Tourists back on Broadway

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For American and foreign tourists, there definitely has been magic in the air on Broadway.

Tourists have accounted for about 65% of the 12.3 million tickets purchased to shows in New York in the 2006-07 season, the largest percentage in the past two decades, and attendance by international visitors has surpassed pre-Sept. 11 levels.

According to the latest annual demographic report released Monday by the League of American Theatres and Producers, foreign tourists purchased 1.9 million tickets, comprising 16% of Broadway attendance this past season, "the highest percentage in recent history."

The report, "The Demographics of the Broadway Audience 2006-2007," is based on survey data gleaned from audience questionnaires distributed throughout the Broadway season.

The study also found that Broadway continues to diversify its audience, with 3.18 million tickets, or 26%, purchased by non-whites in 2006-07 -- the highest proportion in recorded history. The number reflected a 17% increase from the 2005-06 season and a 56% jump from five years ago. Theatergoers under 18 years old accounted for a record 1.42 million tickets sold, an increase of 23% over the previous season.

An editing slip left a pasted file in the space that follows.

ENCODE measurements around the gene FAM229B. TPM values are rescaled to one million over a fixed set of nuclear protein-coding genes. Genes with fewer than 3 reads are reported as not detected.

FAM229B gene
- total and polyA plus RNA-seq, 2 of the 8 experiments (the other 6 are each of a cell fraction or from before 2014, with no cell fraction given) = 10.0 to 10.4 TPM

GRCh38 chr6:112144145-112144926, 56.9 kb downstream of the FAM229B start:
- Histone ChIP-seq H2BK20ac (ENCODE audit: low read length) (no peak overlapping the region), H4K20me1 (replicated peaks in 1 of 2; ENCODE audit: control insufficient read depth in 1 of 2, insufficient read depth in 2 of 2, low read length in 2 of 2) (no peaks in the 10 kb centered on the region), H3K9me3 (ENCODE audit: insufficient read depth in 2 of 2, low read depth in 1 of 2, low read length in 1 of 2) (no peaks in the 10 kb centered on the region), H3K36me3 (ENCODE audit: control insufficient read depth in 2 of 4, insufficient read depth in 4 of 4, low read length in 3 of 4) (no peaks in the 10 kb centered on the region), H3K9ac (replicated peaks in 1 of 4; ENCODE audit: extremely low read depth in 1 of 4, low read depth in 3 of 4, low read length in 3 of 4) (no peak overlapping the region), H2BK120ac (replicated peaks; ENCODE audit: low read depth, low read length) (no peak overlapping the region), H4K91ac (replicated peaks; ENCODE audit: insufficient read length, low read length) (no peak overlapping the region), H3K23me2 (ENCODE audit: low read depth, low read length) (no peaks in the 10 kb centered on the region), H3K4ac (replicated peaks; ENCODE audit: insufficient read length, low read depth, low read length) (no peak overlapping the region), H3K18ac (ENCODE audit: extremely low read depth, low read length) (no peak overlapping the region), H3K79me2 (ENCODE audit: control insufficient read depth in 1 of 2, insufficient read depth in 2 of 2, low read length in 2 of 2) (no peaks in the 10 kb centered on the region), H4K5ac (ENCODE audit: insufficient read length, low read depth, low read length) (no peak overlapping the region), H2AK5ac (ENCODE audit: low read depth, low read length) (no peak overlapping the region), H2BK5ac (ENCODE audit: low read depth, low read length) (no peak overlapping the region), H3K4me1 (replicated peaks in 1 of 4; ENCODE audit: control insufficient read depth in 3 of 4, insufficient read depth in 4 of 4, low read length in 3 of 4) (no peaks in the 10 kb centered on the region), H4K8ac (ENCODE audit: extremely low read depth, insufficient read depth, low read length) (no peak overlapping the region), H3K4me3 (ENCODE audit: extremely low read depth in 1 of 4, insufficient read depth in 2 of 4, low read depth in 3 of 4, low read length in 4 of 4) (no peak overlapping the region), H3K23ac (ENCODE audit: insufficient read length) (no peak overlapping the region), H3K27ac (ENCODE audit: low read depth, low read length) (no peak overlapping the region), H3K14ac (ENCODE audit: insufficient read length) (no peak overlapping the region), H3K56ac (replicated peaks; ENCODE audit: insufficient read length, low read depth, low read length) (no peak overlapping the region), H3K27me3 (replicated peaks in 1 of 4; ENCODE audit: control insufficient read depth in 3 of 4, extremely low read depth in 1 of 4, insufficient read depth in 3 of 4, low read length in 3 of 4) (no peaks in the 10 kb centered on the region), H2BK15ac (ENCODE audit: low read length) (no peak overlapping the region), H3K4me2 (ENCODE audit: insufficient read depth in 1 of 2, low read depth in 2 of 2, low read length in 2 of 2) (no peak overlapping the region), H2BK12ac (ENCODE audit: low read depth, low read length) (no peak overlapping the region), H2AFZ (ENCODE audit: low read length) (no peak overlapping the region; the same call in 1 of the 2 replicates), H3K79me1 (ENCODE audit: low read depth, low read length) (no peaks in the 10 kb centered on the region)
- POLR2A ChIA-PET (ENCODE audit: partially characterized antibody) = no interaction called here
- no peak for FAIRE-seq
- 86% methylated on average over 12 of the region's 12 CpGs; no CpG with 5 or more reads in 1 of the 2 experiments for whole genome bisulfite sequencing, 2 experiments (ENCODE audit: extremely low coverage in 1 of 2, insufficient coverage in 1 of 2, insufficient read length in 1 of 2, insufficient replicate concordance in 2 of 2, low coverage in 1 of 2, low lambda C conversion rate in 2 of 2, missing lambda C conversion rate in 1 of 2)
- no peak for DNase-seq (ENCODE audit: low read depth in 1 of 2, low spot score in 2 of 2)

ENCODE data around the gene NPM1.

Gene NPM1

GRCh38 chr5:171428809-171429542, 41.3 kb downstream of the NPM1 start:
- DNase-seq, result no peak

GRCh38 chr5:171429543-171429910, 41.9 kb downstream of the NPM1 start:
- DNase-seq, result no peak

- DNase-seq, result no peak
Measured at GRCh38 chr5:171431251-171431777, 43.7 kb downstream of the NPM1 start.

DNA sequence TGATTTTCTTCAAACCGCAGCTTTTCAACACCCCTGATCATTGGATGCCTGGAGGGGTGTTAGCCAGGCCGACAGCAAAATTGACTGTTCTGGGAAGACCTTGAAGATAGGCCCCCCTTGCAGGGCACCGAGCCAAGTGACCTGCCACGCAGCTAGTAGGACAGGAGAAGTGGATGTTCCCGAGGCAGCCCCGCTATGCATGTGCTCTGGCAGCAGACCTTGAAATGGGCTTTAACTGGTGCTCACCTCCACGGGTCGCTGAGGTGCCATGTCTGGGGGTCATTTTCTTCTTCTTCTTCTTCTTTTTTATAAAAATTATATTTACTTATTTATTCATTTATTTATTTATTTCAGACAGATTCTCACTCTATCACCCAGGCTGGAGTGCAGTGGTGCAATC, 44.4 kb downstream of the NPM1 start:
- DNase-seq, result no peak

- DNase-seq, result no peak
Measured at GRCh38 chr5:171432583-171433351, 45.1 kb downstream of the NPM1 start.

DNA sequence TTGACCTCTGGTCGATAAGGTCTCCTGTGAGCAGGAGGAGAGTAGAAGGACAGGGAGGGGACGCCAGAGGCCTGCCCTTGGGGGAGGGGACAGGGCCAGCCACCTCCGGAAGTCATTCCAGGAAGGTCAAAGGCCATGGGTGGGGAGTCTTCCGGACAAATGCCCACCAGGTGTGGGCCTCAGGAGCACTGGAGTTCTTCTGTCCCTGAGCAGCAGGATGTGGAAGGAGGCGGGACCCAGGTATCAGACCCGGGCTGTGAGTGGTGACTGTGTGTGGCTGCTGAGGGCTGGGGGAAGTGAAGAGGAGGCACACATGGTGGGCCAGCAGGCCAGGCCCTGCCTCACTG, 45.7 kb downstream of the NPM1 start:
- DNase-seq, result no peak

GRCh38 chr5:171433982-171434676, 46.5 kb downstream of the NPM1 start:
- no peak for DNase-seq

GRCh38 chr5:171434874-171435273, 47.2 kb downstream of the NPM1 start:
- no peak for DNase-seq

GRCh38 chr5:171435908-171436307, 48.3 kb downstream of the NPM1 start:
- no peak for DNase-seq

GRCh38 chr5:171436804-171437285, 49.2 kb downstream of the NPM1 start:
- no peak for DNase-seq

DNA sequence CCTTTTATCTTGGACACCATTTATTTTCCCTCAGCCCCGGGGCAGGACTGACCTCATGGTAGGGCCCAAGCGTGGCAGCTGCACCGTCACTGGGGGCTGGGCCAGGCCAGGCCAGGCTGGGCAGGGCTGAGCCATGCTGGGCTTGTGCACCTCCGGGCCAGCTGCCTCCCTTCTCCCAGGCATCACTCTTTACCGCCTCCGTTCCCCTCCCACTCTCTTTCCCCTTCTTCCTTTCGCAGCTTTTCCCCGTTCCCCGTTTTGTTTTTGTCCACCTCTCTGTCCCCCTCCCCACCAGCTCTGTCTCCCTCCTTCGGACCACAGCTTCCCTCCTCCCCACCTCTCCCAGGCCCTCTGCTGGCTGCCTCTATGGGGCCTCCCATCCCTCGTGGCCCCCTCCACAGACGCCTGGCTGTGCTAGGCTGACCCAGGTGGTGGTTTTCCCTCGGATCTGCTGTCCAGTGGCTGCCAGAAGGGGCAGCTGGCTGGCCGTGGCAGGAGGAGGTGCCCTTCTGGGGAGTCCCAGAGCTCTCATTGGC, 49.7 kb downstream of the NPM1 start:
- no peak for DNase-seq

"It is exciting to report that we are seeing a wider audience for Broadway," said Charlotte St. Martin, executive director of the League of American Theatres and Producers. "Our theatergoers are both younger and more diverse than ever, and we have more out-of-town guests experiencing Broadway. With our goal to make Broadway a stronger national brand, we do believe that the increased attendance from visitors to New York City reflects that these efforts are working."

The report also indicated that the use of the Internet for the purchase of tickets has skyrocketed 368% since the 1999-2000 season. Online purchase was the most popular method of buying tickets for a second straight year. Only 11% of theatergoers said they purchased their tickets via the phone, 20% said they went to the boxoffice and 27% bought their tickets on the day of the performance.

Word-of-mouth -- cited by 46% of theatergoers -- was the single strongest influence reported in show selection when it came to seeing a musical. Critical reviews and articles had more influence in decisions to see plays.

The study also found that Broadway continues to attract repeat customers, with the average theatergoer attending five shows in the past year, a figure level with the past several seasons. Those who saw 15 or more shows comprised 6% of the audience and represented 31% of all tickets sold.

The report is based on surveys administered by the league's research department at 23 different productions and at 72 individual performance times. In total, 10,800 questionnaires were distributed at multiple performances per show, and 5,109 were returned.
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